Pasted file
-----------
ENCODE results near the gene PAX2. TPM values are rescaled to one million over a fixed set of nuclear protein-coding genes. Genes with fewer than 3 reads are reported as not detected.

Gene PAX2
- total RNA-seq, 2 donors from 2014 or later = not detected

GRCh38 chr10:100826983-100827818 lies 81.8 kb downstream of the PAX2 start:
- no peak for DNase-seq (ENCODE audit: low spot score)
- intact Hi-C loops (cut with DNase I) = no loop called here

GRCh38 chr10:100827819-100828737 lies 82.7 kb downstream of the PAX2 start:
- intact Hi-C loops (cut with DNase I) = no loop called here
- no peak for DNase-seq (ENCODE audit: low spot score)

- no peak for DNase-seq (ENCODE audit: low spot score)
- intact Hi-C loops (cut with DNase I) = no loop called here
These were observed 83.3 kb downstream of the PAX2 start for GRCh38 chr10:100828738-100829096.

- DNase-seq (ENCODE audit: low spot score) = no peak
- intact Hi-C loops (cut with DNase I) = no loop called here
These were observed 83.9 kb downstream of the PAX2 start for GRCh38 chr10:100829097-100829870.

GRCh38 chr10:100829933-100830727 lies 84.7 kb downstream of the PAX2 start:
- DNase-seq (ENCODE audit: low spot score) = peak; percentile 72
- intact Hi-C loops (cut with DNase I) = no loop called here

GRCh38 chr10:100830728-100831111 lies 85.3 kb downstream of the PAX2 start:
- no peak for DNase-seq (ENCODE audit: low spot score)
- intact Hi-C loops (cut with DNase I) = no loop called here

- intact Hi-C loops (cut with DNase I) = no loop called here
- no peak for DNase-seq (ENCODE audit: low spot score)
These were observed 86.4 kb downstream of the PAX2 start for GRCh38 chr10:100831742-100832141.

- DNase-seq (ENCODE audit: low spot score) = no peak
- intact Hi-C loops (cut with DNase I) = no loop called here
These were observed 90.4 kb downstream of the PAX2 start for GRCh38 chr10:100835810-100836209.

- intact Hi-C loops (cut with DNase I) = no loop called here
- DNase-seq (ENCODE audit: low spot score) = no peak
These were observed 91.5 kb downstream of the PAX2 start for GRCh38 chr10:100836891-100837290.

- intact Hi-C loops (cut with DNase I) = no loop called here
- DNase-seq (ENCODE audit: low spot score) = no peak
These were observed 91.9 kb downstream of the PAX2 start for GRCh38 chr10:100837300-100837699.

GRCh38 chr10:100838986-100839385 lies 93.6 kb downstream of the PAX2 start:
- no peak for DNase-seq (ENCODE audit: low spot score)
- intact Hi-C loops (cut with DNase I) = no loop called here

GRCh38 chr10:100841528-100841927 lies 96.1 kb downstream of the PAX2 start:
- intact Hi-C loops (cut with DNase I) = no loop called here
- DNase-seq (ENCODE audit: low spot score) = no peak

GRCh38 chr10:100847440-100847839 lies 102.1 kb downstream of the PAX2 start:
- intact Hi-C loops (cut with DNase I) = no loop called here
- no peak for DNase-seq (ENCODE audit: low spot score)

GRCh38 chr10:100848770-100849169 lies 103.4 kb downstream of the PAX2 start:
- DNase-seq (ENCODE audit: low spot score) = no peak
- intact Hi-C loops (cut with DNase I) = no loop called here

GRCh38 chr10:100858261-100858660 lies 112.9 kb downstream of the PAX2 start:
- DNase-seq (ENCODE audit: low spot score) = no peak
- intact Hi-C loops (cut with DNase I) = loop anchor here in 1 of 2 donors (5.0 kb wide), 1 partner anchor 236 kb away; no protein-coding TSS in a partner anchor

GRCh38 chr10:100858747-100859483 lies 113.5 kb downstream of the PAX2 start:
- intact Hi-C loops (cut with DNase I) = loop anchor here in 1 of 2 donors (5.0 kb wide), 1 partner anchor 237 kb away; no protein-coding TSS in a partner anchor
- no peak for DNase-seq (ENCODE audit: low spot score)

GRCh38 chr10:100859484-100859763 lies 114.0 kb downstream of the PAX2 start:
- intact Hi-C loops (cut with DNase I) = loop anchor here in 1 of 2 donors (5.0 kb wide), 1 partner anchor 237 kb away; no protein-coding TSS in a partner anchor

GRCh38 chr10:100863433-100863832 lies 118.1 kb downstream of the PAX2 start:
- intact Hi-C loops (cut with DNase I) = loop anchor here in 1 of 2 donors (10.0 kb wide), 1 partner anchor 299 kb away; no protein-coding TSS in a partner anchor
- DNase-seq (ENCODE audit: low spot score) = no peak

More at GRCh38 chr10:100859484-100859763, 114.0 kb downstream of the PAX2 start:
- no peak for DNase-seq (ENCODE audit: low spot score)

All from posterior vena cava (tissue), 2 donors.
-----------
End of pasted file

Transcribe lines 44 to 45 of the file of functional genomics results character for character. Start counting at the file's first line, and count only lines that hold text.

- DNase-seq (ENCODE audit: low spot score) = no peak
- intact Hi-C loops (cut with DNase I) = no loop called here